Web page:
We are approaching that point fast. Disney needs new leadership and it must be leadership that understands the dream of Walt Disney and the magic of creativity and knows something beyond sports and finance. Iger cannot save Disney because he cannot dream the dream of Walt Disney and, if other companies are any indicator, we have many more years of companies preaching to and shaming their customers for not wanting their mediocre products and trying to force their customers into the woke alleyways before they recover the wisdom of past centuries keeping business and politics separate.

To See this we need only look at what it has done to the broad thoroughfares of Disney. I went to both Disneyland and Disneyworld with my family when I was younger. I remember wall-to-wall crowds and long lines. But today, the woke nightmare has had its effect on killing the dream envisioned by the great Disney. This can be seen by the broad thoroughfares of Disneyland today being virtually empty.

The problem with Disney is that its not just a problem with Disney. [ See also: ]

If Bob Iger cannot recapture the dream he will become the Man Who Killed Disney just as Rian Johnson and Kathleen Kennedy are known by Star Wars fans as the ones who killed Star Wars, and they can both join the list of Star Trek, Aliens, D&D, and other creative properties that were killed by the other greedy dragons who wanted to hoard the gold but didn’t know how to make it.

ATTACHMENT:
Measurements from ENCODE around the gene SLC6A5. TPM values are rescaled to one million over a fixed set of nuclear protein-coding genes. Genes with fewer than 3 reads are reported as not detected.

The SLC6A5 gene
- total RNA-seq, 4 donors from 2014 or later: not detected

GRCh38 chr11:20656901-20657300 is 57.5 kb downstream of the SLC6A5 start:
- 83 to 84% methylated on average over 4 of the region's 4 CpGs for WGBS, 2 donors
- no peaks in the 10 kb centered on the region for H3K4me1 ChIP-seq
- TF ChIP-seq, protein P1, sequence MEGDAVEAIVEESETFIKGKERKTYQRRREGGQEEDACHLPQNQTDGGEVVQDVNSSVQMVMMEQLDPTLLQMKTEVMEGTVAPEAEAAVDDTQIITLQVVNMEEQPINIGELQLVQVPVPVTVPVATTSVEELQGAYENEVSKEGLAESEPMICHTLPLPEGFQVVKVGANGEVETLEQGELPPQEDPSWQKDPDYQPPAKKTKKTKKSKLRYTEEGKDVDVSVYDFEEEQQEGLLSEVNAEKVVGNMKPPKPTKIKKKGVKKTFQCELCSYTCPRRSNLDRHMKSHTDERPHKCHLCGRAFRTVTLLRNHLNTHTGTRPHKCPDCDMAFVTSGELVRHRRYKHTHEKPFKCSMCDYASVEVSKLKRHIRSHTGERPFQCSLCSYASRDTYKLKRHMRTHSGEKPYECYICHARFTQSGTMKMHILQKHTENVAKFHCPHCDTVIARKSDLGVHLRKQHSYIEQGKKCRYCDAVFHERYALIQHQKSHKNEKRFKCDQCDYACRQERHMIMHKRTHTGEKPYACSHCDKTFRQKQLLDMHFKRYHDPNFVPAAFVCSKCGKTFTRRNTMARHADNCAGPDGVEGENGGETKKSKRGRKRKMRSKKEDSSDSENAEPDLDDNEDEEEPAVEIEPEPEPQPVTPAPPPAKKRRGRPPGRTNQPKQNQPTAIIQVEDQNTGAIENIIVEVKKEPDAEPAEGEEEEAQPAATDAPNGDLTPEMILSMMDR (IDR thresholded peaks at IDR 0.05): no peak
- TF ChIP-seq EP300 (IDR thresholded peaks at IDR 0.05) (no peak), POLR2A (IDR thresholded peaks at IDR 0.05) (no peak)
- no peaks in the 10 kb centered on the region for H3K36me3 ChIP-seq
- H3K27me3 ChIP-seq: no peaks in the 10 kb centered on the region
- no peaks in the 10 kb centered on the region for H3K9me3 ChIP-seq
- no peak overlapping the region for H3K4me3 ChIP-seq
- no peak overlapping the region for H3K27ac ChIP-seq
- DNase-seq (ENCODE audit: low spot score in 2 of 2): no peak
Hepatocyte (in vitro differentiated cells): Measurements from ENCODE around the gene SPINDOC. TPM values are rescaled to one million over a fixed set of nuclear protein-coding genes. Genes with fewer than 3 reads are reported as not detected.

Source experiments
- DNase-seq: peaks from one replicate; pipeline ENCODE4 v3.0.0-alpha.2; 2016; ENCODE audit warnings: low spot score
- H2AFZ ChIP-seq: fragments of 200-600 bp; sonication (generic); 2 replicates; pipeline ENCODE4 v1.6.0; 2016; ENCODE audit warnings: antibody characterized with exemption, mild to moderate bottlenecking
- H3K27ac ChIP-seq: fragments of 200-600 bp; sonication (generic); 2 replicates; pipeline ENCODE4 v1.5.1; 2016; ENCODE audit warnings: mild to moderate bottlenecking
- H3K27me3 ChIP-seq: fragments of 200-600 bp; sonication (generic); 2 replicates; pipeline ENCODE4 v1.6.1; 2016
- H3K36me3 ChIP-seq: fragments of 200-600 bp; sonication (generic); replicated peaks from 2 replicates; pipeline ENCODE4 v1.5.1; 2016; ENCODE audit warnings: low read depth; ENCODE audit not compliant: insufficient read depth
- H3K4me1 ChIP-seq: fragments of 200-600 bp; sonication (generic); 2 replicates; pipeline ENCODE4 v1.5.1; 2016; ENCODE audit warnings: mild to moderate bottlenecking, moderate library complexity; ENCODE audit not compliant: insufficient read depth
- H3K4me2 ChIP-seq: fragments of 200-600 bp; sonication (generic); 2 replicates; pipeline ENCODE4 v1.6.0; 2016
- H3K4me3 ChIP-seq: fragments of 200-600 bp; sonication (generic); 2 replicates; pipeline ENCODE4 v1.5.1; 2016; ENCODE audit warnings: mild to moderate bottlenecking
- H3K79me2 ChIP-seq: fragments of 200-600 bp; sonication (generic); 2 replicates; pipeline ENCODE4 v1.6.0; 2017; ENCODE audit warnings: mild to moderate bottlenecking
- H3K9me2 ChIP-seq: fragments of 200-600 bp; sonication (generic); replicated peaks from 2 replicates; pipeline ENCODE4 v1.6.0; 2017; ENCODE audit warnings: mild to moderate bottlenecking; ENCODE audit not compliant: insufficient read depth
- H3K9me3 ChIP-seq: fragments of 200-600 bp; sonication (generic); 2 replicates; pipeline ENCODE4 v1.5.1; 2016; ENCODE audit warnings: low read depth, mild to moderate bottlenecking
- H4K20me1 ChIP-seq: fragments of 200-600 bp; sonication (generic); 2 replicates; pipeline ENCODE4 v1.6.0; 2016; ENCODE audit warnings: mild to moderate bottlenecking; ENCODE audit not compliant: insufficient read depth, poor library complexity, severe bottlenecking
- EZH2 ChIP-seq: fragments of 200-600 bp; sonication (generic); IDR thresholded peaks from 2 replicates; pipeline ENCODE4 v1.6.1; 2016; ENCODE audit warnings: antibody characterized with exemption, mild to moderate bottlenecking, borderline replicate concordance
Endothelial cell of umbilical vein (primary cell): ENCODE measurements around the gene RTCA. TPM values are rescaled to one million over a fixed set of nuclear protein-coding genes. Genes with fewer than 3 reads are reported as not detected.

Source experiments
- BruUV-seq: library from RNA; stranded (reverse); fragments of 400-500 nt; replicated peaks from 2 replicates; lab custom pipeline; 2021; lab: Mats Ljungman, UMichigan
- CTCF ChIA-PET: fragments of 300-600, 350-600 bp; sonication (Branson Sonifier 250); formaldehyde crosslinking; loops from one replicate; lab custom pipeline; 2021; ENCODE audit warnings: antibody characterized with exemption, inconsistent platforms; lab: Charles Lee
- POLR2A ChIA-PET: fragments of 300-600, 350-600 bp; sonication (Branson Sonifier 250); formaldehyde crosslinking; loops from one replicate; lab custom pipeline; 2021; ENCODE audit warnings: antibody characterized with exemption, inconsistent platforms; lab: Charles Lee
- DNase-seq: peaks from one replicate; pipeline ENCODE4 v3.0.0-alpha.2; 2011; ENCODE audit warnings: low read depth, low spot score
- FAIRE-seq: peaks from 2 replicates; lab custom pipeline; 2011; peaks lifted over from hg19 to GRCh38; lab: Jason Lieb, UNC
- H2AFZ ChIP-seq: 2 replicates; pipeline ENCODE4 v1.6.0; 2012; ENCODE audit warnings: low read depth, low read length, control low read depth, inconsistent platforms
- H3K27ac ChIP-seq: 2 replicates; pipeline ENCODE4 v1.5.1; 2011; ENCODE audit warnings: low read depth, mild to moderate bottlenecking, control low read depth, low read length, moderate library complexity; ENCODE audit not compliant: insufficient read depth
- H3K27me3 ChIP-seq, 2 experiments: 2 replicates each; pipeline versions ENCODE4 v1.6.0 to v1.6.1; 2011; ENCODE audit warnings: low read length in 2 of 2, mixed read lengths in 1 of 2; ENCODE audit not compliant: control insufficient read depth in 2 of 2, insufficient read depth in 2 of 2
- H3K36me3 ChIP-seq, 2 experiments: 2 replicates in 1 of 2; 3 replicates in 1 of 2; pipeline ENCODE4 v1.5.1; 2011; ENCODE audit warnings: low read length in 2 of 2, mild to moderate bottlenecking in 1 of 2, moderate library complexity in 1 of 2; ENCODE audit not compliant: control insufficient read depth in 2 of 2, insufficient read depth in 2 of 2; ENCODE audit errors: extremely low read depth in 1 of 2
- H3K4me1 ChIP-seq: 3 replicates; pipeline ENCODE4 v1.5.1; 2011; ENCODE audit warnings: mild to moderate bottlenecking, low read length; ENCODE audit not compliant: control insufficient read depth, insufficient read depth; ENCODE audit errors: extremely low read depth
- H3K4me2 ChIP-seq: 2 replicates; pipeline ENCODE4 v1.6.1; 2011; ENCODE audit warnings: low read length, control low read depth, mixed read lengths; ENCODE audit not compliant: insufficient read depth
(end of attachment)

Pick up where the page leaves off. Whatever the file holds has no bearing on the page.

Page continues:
In conclusion, while Bob Iger’s financial acumen brought Disney to unprecedented heights, his failure to see the significance of preserving the thematic dream has become a fatal flaw. Perhaps by harnessing or recapturing the experience of Disney veterans, if there are any left, and by balancing financial success with creative integrity, Disney could have secured a more enchanting and prosperous future.

The magic of a thematic dream should never be underestimated, it has driven the rise and fall of not only creative properties but empires, and it remains the heart and soul of what was Disney’s timeless allure. But the warning and consequences of abandoning the thematic dream are also clear although it seems that many have still not learned their lesson.